A Philippine national who entered Taiwan two weeks ago has tested positive for COVID-19, the Central Epidemic Command Center (CECC) said yesterday, adding that the man contracted the infection before he arrived in Taiwan.
The new case brings the nation’s tally to 510 infected people, since Taiwan reported its first COVID-19 infection on Jan. 21.
The man, who is in his 30s and came to work in Taiwan, was tested upon his arrival on Sept. 10, Centers for Disease Control Deputy Director-General Chuang Jen-hsiang (莊人祥), who also serves as the CECC’s spokesman, told a news briefing in Taipei.
The man had no symptoms at the time and his first COVID-19 test returned negative, Chuang said, adding that he was subsequently placed in a government-designated quarantine facility.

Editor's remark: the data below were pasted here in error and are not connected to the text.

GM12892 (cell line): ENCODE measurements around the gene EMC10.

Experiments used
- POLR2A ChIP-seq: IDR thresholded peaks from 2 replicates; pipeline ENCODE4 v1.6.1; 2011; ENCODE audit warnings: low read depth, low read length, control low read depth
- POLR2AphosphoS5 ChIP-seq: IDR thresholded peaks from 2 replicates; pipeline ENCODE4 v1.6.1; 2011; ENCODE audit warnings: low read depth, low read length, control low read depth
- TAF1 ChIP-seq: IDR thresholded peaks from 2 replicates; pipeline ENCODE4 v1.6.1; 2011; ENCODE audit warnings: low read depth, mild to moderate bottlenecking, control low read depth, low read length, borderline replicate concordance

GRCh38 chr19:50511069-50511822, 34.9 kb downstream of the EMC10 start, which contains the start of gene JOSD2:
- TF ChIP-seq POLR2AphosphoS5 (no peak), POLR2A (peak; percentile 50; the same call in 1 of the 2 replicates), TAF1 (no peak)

The man experienced diarrhea on Sunday last week and on Monday, and was tested again on Thursday, the day before his mandatory 14-day quarantine would have ended, Chuang said, adding that the second test returned positive and he was transferred to a negative pressure room at a local hospital.
Chuang said that since Sept. 7, migrant workers arriving from the Philippines and Indonesia must be tested on arrival and again before the end of their quarantine, as cases in those countries have surged.
The CT value of his polymerase chain reaction (PCR) test was above 33.6 and his test for IgG antibodies also returned positive, suggesting that he had contracted the disease about three weeks earlier, before his arrival in Taiwan, Chuang said.
IgG antibodies generally start appearing two to three weeks after the infection, Chuang added.
To date, 418 of the nation’s cases have been classified as imported.
Twenty-three remain hospitalized, while 480 have recovered and seven died, CECC data showed.
Taiwan’s last domestic infection was recorded on April 12.
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